The Use of Metaphor, Diction, and Symbol in Sharon Olds' The One Girl at the Boys Party

Essay by spaceyedHigh School, 12th gradeA+, February 2003

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In a poem of reminiscent adolescence, Sharon Olds defines a young girl who has the capacity to judge adolescent emotion with the benefit of time, for she is now a mother herself. This definitive view of adolescent values and thought is mingled with the mystery of symbolic mathematics, which represents a maturity of this thought and a colorful insight into the development of a young girl as she becomes a woman. This poem also accentuates the mystery associated with the minds of the female gender, and the strength of the adolescent, whose mother recounts a vicarious experience that seems to stand a landmark in the social and sexual development of a young female.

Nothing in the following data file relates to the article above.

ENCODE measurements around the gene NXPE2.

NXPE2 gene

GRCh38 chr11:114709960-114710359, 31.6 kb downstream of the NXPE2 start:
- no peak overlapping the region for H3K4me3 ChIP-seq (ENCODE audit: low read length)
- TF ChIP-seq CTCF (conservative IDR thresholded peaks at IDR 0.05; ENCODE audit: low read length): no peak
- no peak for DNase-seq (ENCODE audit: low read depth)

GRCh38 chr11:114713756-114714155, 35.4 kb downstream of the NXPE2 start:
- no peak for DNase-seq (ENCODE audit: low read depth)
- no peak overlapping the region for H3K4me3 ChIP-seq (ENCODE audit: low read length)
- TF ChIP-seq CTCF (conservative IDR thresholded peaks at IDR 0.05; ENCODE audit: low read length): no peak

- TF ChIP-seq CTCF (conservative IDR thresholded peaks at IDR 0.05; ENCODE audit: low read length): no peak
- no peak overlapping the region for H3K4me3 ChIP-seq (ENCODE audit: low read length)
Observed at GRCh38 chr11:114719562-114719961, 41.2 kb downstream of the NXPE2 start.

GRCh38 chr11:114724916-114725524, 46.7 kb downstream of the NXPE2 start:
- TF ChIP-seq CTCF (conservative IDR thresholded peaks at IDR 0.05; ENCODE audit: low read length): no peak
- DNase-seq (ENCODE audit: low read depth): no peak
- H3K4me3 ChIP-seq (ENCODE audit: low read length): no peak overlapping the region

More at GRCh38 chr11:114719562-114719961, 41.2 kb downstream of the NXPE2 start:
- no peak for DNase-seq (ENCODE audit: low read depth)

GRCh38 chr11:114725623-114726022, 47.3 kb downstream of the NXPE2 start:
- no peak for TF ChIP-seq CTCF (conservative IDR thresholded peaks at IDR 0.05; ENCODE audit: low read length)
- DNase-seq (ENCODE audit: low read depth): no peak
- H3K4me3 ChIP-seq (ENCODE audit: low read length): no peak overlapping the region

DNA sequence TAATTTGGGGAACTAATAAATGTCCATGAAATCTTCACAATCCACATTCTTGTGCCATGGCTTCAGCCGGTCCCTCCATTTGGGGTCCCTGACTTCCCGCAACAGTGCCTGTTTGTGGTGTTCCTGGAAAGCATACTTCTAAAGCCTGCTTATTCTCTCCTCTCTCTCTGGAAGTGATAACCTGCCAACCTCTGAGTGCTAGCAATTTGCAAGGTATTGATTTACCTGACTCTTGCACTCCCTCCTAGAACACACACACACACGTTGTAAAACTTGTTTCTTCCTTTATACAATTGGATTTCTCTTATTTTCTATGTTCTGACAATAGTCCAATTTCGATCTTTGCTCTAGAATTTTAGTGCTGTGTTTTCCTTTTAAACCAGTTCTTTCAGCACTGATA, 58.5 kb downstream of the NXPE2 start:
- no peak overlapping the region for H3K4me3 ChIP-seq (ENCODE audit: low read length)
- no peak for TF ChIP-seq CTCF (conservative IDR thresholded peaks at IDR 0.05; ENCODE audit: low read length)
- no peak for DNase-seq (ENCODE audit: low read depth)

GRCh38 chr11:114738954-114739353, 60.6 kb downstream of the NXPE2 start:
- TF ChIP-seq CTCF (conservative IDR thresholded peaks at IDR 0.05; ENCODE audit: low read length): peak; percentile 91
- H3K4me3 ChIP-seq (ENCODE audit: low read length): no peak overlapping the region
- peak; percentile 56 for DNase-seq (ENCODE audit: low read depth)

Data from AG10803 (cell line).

This poem starts in the boast: "When I take my girl to the swimming party...," continuing with the first juxtaposition of male with female genders, for the boys "tower and bristle," suggesting something naturally intimidating is inherent to the male gender.

This is followed by the description of the girl, who is "smooth and sleek," an alliteration that denotes the use of diction, for the contrasted descriptions also have a set syllable pattern: the description of the boys uses two syllables per word in order to create a harsh, rough connotation, and the girl's description flows smoothly in each of the single syllable words. The next description incorporates the first usage of the mathematical metaphor/symbol, and contrasts the previous description of the girl, for her body is "hard and indivisible as a prime number," adding a independent nature to the character of the girl, and strengthening her role as a strong and feminist model for the beginning of adolescent maturity.

The continuation of line seven models the boys as merely a supporting role for the maturation of this young girl in an adolescent setting. The...